Wednesday, April 11, 2007

The Blasphemy Challenge

In the Christian tradition, faith in the holy spirit can save any person from the pain and suffering of eternal damnation. Only one sin, however, according to the “Blasphemy Challenge,” cannot be forgiven in such a manner. This is the sin of denying that holy spirit, of denying the power of the Christian savior. Of blasphemy.

Of course this idea rubs many people the wrong way. Some deny the fundamental ideas behind it, others rally around it in support, and still more claim it’s just not that simple. An idea like this can create ripples on the pond of human interaction. And what better way to monitor these ripples (or even amplify them) than to use the tools that society uses to express themselves and their ideas?

Enter Web 2.0. This is how some specialists and thinkers refer to the form the internet has taken in the recent past; the internet as social tool, interactive medium, and socially-structured entity. YouTube is a particularly good example of a Web 2.0 application, as it is structured, run, and filled with content not by developers, but by a band of normal people.

In the first of many forays into Web 2.0 territory, I plan to discuss a short video called “The Blasphemy Challenge.”

As I said above, a religious conviction as described tends to encourage people to speak out. When someone claims that the way to salvation is to accept one specific god, or the way to damnation is to deny that specific god, people are bound to get excited. Be it in support of such believers or in rampant denial of any of their claims, voices are bound to rise.

In this short YouTube video, entitled “The Blasphemy Challenge,” one group tried to coax out the dissenters. They offered a free copy of an atheistic documentary film for any individual willing to publicly, on YouTube, deny the holy spirit. They ask people to make a video of them denying the Christian savior in exchange for a free DVD.

Or as they so succinctly put it in the video, a $30 DVD in exchange for your soul.

It is no shock that the responses poured in. People immediately had things to say, as would be expected. The social network that is YouTube went into full action, with deniers as prevalent as dissenters. People were denouncing the holy spirit just as often as they were renewing their conviction to their Christian faith. The outpouring of immediate response was, of course, no surprise.

What was more surprising was the slow but sure incorporation of this simple challenge video into the YouTube cannon. Now, even some of YouTube’s comedy programs were referring to the Blasphemy Challenge and integrating it into their normal comedic videos. (Infamous zombie-slaying preacher “Father Fearless” led the pack.)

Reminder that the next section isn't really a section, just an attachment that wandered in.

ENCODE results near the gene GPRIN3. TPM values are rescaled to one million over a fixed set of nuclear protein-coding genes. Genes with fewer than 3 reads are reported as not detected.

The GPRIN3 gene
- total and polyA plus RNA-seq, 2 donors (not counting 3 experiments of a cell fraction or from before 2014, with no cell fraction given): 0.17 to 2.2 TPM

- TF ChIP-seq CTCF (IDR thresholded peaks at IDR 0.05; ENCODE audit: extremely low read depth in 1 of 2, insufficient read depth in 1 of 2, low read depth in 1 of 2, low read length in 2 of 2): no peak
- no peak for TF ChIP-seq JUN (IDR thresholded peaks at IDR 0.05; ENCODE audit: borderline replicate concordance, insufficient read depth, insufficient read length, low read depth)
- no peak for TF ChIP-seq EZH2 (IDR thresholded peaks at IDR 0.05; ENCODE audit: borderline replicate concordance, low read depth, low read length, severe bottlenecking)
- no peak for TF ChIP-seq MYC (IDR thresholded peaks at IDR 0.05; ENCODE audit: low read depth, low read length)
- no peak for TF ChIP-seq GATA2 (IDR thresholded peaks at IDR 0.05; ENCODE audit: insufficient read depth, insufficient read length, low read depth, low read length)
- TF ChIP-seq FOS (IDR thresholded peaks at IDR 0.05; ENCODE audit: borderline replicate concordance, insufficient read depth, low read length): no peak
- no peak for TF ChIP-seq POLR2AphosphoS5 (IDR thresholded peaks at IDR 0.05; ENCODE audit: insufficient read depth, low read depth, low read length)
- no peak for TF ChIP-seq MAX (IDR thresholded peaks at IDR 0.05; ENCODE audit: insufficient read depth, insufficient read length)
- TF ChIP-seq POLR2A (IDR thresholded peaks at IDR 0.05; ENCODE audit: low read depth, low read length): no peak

What started as a publicity stunt for an atheist documentary became a regularly cited footnote in the YouTube world. It became a springboard for the usual YouTube comedy, drama, and personal video blogs.

This leaves me to wonder. Is YouTube the next frontier for divulging important issues and encouraging debate? Or is it merely the newest vehicle for meaningless arguments, narcissism and popular entertainment?

Is YouTube more akin to the printing press, or to the Jerry Springer Show?

I invite comments. Please share your opinions on this topic and on the Blasphemy Challenge in general.


2 comments:

  1. I consider myself more an agnostic than an outright atheist, but my take is that Youtube is a "be everything to everyone" institution, with all the democratic ideals that this would seem to imply. I've seen arts, science, humanitites, and general documentaries within clicking distance away from comedy central content, cartoon network content, and amateur hacks uploading lord knows what content (all being sometimes worthwhile, sometimes not). The luck of the draw, unless you know specifically what you are looking for. Youtube quite accurately serves as a mirror reflecting all facets and subcultures of our society: Those who will pursue higher knowledge and personal development/enrichment, and then those who are looking for diversion and instant gratification to while their time away. It's a double edged sword, to be sure, but one that has more value existing than not.

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  2. Fantastic analysis, Geoff. I would wholeheartedly agree. My next two entries after this one focuses in on the creative side of YouTube (and sites like it), and how that creativity implies a change in the creative process. But as far as philosophy, art, science, or general academics go on YouTube, this "everything to everyone" idea is right on target. I suppose I was analyzing some implication of this idea. Thanks for the comment!

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